Dear Editor:

I am an avid reader of your daily emails, but I was very perturbed to read the following quote: “In terms of air pollution, nuclear reactors beat fossil-fuel-burning power plants hands down.”

In 1979, under my coordination, Power Plant Analysts performed what was called the most in-depth analysis of the economics of a single nuclear power plant in the United States. We concluded that the Palo Verde Nuclear Generating Station west of Phoenix, Ariz. — the largest plant in the nation — was much more expensive than alternative coal-fired generation. Part of why nuclear power is so expensive is that huge amounts of fossil fuels are required to build the plant and to fuel it. Estimates are that it takes the equivalent of about 12 years of electrical output to build the plant, in fossil-fuel outlay.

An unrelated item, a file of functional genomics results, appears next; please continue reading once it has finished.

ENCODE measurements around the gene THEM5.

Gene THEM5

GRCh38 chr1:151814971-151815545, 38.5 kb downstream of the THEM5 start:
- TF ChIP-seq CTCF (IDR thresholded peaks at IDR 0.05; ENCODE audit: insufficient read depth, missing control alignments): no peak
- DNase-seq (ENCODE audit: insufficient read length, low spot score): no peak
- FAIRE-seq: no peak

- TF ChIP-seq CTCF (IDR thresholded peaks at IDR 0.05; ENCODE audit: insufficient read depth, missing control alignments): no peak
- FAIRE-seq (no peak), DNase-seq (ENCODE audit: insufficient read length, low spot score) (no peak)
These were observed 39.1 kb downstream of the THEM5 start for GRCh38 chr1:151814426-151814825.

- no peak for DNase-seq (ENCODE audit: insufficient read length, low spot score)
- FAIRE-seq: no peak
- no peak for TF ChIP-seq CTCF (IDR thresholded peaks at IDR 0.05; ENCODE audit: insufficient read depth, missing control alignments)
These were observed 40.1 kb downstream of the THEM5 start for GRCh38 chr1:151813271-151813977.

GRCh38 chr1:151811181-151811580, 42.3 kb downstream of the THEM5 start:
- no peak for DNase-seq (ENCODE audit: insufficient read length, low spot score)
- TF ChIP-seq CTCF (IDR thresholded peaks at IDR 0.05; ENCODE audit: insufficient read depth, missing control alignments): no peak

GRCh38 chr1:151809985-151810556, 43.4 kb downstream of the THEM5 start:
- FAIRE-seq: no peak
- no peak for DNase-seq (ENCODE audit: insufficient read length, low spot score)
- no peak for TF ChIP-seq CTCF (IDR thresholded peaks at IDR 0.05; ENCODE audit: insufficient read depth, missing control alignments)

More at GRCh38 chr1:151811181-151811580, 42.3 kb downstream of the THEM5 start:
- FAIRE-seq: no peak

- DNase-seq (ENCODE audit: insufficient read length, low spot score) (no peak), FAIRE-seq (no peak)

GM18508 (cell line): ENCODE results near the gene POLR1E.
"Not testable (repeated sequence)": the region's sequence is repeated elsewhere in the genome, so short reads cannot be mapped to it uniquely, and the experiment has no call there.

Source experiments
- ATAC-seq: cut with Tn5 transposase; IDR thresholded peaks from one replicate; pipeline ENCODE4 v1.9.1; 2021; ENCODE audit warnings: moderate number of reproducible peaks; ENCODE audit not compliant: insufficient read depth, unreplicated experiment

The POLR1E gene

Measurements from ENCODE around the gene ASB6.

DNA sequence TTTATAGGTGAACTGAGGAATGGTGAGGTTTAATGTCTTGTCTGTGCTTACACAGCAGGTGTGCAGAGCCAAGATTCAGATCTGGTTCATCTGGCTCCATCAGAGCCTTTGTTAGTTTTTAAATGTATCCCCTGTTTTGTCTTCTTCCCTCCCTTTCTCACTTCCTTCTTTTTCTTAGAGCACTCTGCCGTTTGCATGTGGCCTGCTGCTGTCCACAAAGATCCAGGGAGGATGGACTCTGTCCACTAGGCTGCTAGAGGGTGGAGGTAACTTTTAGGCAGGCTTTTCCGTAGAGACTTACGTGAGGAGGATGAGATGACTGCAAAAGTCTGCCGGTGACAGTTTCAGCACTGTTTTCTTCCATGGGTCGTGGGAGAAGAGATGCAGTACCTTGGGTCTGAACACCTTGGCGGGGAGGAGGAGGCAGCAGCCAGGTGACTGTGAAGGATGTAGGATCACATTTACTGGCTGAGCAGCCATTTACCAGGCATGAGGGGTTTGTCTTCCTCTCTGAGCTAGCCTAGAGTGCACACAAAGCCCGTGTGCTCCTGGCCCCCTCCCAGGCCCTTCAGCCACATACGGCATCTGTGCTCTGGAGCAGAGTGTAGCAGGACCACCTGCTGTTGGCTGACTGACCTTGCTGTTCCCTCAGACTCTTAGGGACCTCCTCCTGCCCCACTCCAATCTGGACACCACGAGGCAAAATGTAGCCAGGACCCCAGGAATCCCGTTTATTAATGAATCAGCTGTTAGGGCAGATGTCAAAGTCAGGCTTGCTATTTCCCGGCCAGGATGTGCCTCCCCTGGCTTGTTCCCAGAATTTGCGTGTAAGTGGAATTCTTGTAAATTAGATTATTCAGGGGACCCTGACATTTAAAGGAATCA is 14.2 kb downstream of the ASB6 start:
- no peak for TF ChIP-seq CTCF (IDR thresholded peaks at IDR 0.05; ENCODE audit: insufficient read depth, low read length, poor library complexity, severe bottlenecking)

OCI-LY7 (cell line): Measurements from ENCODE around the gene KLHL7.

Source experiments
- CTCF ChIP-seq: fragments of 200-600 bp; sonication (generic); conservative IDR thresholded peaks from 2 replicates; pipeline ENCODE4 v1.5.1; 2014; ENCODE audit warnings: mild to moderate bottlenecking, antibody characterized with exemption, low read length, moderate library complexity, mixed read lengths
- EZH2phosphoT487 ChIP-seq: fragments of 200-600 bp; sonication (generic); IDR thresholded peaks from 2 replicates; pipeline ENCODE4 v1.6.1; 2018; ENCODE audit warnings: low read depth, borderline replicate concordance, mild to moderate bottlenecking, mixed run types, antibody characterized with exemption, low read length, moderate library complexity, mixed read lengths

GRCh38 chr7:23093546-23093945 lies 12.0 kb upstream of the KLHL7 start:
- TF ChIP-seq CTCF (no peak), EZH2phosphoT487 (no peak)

Please do not concede an argument to the pro-nuclear cheerleaders, when it is such a flawed argument to begin with.

With much respect,

Russell Lowes

Tucson, Ariz.

 

Re: Nuclear Falling-Out

Dear Editor:

Amanda Griscom altogether failed to bring up the French experience with nuclear power. Yes, I realize that the French are not our best friends these days, but they can still teach us a thing or two — like how to run the most efficient and clean electricity-producing export industry in Europe, thanks to an 80 percent contribution from nuclear.